what am I doing to make the lives of others just a little bit better?

We all have the ability to lend a helping hand to a neighbor, vote for a candidate who represents our values, or provide support to a charitable organization doing good work. This will not only help improve your community and the world, but it will make you feel better about yourself and less of a victim of those powerful forces which degrade our world on a daily basis. Doing so will allow you to answer all three of Hillel’s questions in a positive manner.

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For more information on how I can help you accomplish effective, progressive systems change contact Jeff Spitzer-Resnick by visiting his website: Systems Change Consulting.

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The Greatest War: Empathy vs. Selfishness

Without diminishing the horrific civil war in Syria or the many other violent conflicts around the world, I believe that the greatest war is being fought between those with empathy and those who are selfish. In our own country we see it playing out on many fronts:

  • Health Care: do we empathize with those who cannot afford it or selfishly insist that healthcare is solely a personal responsibility?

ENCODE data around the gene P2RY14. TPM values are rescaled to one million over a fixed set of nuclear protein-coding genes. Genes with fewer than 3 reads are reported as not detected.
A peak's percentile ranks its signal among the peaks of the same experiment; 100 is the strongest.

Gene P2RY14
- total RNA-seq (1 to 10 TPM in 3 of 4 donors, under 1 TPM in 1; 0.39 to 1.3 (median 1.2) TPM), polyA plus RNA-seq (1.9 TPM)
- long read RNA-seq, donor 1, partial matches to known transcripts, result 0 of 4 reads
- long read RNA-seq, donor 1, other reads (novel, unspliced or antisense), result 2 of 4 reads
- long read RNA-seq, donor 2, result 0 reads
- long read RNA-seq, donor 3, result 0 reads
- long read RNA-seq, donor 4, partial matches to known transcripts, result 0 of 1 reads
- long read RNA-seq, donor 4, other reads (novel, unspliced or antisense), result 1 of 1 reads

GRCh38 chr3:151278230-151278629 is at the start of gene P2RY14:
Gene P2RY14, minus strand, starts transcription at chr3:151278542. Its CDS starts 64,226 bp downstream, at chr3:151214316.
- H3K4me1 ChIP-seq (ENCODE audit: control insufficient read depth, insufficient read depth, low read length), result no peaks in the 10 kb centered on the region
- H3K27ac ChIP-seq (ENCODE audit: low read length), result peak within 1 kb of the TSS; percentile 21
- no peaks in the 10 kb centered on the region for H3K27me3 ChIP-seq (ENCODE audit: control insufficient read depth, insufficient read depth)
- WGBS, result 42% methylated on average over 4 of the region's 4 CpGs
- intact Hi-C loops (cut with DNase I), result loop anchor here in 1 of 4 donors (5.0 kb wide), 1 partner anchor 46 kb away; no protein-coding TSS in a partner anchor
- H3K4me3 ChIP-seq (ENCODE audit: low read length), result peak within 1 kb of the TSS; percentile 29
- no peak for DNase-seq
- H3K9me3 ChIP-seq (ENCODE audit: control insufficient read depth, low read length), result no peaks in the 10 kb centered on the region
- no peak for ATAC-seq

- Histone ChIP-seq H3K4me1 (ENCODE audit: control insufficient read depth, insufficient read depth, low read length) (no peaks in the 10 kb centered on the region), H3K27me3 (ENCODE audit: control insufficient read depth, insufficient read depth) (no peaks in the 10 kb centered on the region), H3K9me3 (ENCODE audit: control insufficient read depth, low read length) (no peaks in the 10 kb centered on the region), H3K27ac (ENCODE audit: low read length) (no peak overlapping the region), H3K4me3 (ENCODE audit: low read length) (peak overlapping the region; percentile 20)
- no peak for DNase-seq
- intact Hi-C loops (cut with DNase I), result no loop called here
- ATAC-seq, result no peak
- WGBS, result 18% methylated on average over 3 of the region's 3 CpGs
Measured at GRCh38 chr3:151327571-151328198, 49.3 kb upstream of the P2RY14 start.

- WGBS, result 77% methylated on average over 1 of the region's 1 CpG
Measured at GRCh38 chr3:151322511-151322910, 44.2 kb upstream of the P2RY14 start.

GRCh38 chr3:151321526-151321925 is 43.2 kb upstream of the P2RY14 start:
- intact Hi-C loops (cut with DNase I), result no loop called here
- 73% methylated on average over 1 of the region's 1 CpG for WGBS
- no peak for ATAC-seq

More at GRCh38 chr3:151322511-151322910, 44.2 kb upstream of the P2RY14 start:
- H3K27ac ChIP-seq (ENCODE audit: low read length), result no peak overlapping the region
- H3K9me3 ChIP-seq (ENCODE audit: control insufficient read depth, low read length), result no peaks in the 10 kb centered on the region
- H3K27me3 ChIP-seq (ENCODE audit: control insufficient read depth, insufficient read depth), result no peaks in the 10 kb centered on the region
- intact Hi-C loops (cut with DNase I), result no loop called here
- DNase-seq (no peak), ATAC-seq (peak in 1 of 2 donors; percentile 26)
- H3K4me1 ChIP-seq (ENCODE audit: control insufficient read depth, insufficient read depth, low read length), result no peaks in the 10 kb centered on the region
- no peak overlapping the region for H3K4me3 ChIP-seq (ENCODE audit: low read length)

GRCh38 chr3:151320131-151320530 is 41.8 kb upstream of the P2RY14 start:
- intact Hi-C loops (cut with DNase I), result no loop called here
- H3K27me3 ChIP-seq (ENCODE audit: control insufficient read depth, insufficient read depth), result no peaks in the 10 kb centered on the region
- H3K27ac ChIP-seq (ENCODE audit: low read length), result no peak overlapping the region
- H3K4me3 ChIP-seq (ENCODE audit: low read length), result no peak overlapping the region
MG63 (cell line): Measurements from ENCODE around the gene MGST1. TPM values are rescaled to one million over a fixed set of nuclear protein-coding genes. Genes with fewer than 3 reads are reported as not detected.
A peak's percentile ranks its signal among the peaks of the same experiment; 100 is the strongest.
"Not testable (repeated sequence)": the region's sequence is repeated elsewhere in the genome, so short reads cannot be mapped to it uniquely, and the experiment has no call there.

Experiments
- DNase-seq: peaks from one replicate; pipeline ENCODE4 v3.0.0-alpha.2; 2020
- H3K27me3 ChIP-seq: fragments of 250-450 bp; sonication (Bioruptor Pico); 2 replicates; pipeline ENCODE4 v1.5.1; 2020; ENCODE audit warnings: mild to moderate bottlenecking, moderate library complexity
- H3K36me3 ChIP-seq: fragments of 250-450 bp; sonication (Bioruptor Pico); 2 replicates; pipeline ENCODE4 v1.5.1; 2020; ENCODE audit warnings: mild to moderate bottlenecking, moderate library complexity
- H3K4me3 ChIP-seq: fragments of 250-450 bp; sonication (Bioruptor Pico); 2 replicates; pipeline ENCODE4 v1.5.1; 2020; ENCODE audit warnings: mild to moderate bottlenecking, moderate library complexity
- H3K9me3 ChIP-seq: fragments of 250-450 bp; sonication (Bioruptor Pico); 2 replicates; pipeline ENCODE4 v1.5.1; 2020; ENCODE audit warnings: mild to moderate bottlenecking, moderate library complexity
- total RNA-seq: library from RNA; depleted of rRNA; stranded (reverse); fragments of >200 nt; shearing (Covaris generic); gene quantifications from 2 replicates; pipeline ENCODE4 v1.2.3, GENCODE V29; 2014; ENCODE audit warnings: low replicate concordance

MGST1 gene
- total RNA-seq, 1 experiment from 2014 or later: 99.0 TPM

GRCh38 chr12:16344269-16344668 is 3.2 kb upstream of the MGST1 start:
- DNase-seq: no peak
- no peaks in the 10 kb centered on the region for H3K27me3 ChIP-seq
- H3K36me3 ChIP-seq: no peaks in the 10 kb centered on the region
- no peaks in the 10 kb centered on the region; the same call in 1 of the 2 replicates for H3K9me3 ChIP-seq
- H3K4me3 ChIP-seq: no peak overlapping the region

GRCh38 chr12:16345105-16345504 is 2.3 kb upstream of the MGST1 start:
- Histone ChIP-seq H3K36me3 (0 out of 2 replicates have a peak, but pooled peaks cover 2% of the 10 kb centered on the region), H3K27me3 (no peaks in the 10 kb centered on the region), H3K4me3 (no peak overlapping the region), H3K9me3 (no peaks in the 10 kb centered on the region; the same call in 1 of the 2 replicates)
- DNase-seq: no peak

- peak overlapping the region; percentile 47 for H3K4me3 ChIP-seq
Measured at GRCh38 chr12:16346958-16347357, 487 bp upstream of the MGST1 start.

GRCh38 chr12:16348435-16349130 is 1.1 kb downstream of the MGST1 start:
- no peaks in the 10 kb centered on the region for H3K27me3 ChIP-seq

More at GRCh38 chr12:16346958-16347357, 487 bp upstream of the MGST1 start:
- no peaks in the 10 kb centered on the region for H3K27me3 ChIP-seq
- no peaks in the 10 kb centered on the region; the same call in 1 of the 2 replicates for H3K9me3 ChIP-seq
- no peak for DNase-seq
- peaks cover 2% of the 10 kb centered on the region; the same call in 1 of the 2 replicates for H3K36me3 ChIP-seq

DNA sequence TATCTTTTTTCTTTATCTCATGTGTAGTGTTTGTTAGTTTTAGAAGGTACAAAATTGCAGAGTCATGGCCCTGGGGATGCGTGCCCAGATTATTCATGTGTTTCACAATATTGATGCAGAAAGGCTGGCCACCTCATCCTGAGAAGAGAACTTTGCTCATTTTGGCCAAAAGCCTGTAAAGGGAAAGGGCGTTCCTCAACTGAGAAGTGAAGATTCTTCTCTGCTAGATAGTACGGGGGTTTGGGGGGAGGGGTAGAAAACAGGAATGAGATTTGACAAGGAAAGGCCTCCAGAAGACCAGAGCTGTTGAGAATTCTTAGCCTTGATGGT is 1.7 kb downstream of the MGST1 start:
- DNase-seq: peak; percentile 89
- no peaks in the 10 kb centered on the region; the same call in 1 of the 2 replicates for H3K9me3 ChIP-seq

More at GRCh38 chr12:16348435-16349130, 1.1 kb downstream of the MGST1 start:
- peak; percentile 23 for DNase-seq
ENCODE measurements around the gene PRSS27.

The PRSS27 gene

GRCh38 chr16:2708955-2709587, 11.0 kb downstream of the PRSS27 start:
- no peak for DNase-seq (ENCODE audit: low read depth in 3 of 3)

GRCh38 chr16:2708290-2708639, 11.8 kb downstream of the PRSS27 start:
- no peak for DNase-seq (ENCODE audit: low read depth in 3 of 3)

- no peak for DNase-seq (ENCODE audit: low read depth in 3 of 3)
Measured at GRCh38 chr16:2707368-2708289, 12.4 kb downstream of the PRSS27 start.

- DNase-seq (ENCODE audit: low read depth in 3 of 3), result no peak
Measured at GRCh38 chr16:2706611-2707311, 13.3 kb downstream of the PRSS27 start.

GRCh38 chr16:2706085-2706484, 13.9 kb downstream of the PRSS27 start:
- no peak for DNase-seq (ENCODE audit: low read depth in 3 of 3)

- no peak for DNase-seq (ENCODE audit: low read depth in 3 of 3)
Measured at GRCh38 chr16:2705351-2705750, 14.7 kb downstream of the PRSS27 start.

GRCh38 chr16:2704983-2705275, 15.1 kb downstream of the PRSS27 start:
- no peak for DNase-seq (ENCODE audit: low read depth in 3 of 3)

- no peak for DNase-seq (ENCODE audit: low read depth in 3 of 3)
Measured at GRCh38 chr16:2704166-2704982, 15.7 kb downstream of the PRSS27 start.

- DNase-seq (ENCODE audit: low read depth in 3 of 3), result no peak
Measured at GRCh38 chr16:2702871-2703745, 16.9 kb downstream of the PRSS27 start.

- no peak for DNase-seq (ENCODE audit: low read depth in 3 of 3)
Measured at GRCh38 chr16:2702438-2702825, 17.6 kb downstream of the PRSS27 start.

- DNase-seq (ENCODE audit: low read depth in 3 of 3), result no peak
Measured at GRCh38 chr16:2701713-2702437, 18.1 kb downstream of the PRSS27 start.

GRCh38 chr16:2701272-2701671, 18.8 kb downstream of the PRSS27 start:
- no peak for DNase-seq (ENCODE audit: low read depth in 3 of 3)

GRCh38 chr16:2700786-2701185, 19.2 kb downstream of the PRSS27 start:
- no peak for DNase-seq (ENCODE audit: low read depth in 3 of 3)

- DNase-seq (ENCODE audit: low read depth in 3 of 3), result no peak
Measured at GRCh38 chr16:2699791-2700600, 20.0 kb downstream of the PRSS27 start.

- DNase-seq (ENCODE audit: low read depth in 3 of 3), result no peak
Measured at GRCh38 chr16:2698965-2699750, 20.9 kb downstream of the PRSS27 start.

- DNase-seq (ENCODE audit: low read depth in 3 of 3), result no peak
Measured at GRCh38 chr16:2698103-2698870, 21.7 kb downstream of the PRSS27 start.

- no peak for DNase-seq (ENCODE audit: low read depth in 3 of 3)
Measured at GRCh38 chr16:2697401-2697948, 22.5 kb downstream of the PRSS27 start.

• Homelessness: do we look the ever increasing number of homeless people in the eye and reach out a helping hand, or do we look away and encourage our policymakers to criminalize homelessness so we do not have to see it as we walk down our streets?
  • Education: do we take real steps to improve public education for our most marginalized students to close the achievement gap, or do we siphon public funds to private schools which largely benefit those who can already afford to send their children to such schools?
  • Civil Rights: do we acknowledge and remedy the real discrimination suffered by people of color, women, the LGBTQ community, and other marginalized groups or do we undo the progress made by over 50 years of civil rights legislation by failing to enforce those laws?
  • Income inequality: do we build an economy that allows everyone to enjoy the basic necessities of life, including food, housing and health care, or do we continue down an accelerating path of haves and have nots?

I have long theorized that most of these problems could be solved if more people empathized with those who struggle with one or more of these challenges. Yet, a recent study showed that an decreasing percentage of college students have empathy for others by dismissing their attachment to others.

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While this presents a challenge for the future in a world that appears increasingly selfish, the good news is that there are methods to increase empathy and many people are working to implement these methods. Roman Krznaric wrote: Empathy: Why it Matters and How to Get it a few years ago. In it, he suggests the following methods for increasing empathy.

  1. Stop and listen-Research shows that in employee-employer disputes, if both sides agree to simply repeat what the other side just said before they start speaking themselves, conflict resolution is reached 50% faster.